Hospital Ends Trans Treatments For Minors Months After Whistleblower Alleged Doctors Pushed Kids Into Sex Changes

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Sarah Wilder Social Issues Reporter
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Washington University in St. Louis has announced it will cease providing sex changes, hormones and puberty blockers to minors months after a whistleblower alleged the hospital pushed kids into sex changes.

Jamie Reed, a former case manager, sent an affidavit to Missouri Attorney General Andrew Bailey in February, alleging that children at the clinic were started on a fast track to invasive sex change treatments without proper psychiatric evaluations. Bailey has since announced an investigation into the clinic, releasing language in April for an emergency rule that would limit sex changes for children in the state. (RELATED: School Vows To Investigate Trans Teacher Who Allegedly Threatened Violence After Keeping The Incident From Parents)

“Washington University physicians will no longer prescribe puberty blockers or cross-sex hormones to minors for purposes of gender transition,” the hospital said in a Monday press release. “Patients who are currently receiving this care through the Washington University Transgender Center at St. Louis Children’s Hospital will be referred to other providers for these services.  The Center will continue to offer other services, including education and mental health support for all patients, and medical care for patients over the age of 18.”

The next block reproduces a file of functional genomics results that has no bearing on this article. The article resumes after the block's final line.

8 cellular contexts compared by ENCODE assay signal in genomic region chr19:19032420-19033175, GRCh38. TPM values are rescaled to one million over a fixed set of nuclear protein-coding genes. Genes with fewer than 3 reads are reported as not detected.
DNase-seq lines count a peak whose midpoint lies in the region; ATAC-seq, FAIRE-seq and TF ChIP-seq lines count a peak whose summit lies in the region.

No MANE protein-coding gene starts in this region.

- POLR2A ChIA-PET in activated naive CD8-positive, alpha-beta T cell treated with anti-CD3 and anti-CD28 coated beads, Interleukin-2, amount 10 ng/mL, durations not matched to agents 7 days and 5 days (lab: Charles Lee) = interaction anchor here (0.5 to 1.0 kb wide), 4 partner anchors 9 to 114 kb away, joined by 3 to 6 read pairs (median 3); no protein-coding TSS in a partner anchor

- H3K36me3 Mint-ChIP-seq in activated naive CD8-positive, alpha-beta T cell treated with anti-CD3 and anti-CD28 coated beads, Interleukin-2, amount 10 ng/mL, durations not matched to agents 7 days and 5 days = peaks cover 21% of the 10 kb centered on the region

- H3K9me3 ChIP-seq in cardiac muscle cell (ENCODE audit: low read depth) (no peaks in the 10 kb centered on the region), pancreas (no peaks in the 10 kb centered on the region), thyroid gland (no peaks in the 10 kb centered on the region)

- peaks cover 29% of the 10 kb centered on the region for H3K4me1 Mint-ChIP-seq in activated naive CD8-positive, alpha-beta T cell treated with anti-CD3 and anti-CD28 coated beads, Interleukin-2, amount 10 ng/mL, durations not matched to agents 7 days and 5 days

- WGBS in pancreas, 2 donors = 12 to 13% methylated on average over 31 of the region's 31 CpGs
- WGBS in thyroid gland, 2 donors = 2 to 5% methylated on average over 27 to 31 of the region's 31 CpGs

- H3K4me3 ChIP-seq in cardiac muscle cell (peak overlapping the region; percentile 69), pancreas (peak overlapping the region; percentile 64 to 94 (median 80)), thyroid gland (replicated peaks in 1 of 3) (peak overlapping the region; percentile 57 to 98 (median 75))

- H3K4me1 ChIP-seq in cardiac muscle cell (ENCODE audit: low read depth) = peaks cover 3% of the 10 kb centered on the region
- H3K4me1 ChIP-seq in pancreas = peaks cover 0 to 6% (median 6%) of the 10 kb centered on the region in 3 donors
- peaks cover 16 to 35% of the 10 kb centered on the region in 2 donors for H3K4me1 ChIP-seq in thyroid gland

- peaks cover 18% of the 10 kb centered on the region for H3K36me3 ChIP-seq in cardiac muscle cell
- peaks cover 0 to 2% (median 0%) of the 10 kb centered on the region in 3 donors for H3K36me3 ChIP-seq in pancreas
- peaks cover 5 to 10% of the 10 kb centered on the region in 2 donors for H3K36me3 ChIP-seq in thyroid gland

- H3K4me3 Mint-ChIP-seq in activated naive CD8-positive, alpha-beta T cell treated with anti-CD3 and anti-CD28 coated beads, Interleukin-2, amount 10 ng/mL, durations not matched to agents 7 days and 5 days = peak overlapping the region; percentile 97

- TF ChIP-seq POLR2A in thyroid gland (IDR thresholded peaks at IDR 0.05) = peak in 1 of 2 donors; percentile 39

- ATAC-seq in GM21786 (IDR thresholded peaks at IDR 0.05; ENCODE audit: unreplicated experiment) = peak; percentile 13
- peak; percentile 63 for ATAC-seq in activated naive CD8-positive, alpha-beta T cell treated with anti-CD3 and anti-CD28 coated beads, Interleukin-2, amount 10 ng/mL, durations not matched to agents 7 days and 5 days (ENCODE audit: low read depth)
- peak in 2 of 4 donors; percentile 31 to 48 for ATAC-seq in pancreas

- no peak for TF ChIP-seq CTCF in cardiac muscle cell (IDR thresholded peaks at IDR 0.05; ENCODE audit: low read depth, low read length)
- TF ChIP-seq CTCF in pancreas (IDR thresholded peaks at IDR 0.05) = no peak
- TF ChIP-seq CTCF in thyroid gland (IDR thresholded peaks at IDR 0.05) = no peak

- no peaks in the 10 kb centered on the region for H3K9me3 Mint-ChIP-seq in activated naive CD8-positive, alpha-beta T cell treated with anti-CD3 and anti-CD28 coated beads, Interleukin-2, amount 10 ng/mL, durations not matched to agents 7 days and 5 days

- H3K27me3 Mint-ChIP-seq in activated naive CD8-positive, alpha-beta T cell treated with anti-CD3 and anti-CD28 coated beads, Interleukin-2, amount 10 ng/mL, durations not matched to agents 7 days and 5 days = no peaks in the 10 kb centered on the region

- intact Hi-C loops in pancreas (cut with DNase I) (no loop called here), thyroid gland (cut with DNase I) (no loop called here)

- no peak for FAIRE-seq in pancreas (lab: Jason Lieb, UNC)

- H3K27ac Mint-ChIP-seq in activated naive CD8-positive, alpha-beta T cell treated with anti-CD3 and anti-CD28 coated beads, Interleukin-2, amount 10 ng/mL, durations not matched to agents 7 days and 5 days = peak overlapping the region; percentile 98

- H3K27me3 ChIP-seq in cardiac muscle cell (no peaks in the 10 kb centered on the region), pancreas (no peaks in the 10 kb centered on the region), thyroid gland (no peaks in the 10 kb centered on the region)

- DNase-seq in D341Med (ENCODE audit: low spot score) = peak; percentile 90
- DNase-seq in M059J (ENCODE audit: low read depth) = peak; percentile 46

The hospital said it was “disheartened” to make the choice, but cited Missouri’s law banning sex changes for minors, which took effect Aug. 28. Under the law, patients who have already begun transgender treatments before that date may continue them, but no new patients can start such medications.

Missouri’s law also makes it easier for patients to sue doctors who prescribed hormones, puberty blockers or performed sex change surgeries on them as minors.

“This legal claim creates unsustainable liability for health-care professionals and makes it untenable for us to continue to provide comprehensive transgender care for minor patients without subjecting the university and our providers to an unacceptable level of liability,” the hospital claims.

The New York Times confirmed key portions of Reed’s whistleblower account in August, despite a media campaign to paint her allegations as overblown or outright false.